Skippy, the survivor from Etchilhampton is cute kitten was saved after it was found abandoned in an industrial yard. The bedraggled six-week-old cat was close to death when it was discovered at Wiltshire Waste Recycling at Monument Hill near Etchilhampton on Friday. Despite losing one of its legs it is recovering well at the home of Julie Morris, near Rowde. She looks after cats and kittens for the local charity Cat Rescue. HGV driver Pete Barnett took it to Mrs Morris after a colleague found it in a pile of wood chippings in the yard. He said: “It was in a sorry state. Had it been there another day it would not have made it. We often have feral cats in the yard but this is tame.” Mrs Morris took the kitten to Hales vets in Chippenham. It had a serious injury to its back left leg, which had to be amputated. Mrs Morris, who has named the kitten Skippy as it was initially thought that it had been inside a skip, said: “He was really lethargic and cold. He was so exhausted, I really thought it was going to be a lost cause. He must have been in a huge amount of pain. “He is a beautiful little boy, he is ever so fluffy. When I picked him up from the vet’s he was bounding about.” Mr Barnett, 58, who lives in Mildenhall and has three cats, is going to adopt him. He said: “I don’t like to see animals suffer.” Jean Gilbert, of Chippenham, who founded Cat Rescue 20 years ago, said: “We have over 70 cats and kittens looking for a home. This is the busiest we have been since we started. There seems to be so many cats being dumped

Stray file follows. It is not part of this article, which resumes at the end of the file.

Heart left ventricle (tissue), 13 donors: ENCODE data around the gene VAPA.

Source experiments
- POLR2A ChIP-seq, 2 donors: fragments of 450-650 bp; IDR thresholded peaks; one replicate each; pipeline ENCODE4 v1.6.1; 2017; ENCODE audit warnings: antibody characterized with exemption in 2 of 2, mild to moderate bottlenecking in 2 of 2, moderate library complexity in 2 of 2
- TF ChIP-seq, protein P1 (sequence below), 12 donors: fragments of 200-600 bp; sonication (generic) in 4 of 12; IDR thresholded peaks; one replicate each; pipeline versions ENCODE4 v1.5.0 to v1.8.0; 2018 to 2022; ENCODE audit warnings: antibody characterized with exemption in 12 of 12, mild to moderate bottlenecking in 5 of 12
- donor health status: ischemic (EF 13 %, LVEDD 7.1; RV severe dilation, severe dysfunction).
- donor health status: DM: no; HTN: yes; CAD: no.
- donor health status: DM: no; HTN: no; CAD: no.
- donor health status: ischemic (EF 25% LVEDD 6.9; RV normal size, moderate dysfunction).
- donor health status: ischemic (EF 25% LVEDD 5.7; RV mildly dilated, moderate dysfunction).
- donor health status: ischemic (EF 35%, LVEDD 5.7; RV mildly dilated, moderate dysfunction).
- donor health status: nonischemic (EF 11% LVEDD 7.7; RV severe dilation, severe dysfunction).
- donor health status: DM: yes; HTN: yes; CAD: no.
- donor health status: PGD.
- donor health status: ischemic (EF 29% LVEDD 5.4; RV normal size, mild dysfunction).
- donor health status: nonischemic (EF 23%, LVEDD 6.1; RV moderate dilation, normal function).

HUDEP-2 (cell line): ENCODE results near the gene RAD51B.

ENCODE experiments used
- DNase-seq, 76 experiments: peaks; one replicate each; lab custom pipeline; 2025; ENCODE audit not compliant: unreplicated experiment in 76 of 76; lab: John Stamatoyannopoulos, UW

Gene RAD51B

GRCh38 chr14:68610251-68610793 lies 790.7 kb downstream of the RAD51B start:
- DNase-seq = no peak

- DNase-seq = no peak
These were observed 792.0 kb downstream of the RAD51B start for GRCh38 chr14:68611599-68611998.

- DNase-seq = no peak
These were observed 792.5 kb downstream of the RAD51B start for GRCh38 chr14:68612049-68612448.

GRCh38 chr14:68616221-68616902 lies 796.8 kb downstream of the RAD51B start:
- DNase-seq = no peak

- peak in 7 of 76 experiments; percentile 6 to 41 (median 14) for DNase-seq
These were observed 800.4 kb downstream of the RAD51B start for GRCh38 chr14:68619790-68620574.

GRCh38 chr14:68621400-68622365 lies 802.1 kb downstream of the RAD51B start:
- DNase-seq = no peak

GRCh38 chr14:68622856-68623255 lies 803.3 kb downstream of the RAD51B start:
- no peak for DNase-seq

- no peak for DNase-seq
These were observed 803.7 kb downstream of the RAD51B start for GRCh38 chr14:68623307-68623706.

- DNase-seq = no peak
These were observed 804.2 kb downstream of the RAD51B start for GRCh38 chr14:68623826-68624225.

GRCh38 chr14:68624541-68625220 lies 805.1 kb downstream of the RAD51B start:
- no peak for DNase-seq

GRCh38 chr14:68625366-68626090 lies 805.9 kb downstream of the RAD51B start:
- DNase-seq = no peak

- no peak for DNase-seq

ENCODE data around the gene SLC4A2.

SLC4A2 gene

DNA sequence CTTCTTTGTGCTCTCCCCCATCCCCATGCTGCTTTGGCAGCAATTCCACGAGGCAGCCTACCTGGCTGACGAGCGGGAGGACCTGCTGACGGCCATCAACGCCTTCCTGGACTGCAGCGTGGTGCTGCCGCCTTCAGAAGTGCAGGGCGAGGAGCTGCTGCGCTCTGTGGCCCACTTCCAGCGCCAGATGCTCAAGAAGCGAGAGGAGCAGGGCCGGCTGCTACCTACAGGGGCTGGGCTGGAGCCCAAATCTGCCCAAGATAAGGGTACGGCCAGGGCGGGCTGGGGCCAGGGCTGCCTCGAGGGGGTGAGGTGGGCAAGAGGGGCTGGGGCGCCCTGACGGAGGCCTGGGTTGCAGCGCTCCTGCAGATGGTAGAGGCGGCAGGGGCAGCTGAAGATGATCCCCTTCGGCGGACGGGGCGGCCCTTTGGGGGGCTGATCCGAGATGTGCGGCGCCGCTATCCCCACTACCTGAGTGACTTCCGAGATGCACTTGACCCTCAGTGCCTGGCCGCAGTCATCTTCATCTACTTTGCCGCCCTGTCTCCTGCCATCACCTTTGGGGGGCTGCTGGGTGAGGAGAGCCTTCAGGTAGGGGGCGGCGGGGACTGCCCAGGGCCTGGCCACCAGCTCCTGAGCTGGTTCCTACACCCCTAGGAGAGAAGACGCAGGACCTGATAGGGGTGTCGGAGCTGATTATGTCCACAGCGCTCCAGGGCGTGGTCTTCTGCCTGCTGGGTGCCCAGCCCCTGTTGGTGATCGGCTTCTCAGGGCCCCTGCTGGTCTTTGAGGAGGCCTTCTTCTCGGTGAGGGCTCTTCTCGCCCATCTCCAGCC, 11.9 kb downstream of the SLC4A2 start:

Vet Gill Mullen took up the challenge of a lifetime by scaling one side of the Grand Canyon to the other in a bid to raise money for a cash-strapped Chippenham cat sanctuary. Mrs Mullen, 49, who lives in The Lay, Box, with her husband Joe and two children Kate, 21, and Nick, 20, managed to raise more than £800 for the Cat Rescue centre after taking part in the walk, which is the equivalent distance of a marathon. Mrs Mullen, who has worked at the Hale Veterinary Surgery for more than 20 years, decided to take up the challenge after seeing the hard work of the volunteers when she adopted her two cats Jack and Fizz. She said: “It was hard work and the altitude of the walk made it very tough indeed. “I got involved with the cat charity after I became their regular vet and then nine years ago I adopted my two cats from there. “They do such a wonderful job there and are always in need of more donations.” The cat rescue charity, based in Monkton Park with other homes at Lacock and Rowde, relies wholly on donations from the public. Jean Stone, who runs the charity, said they are taking in more cats as the recession continues. She said: “We are getting more cats in as people are forced to move in rented accommodation and can’t take pets or afford to have them neutered so they have unwanted kittens.” Anyone wishing to make a donation should call Jean Gilbert on (01249) 653443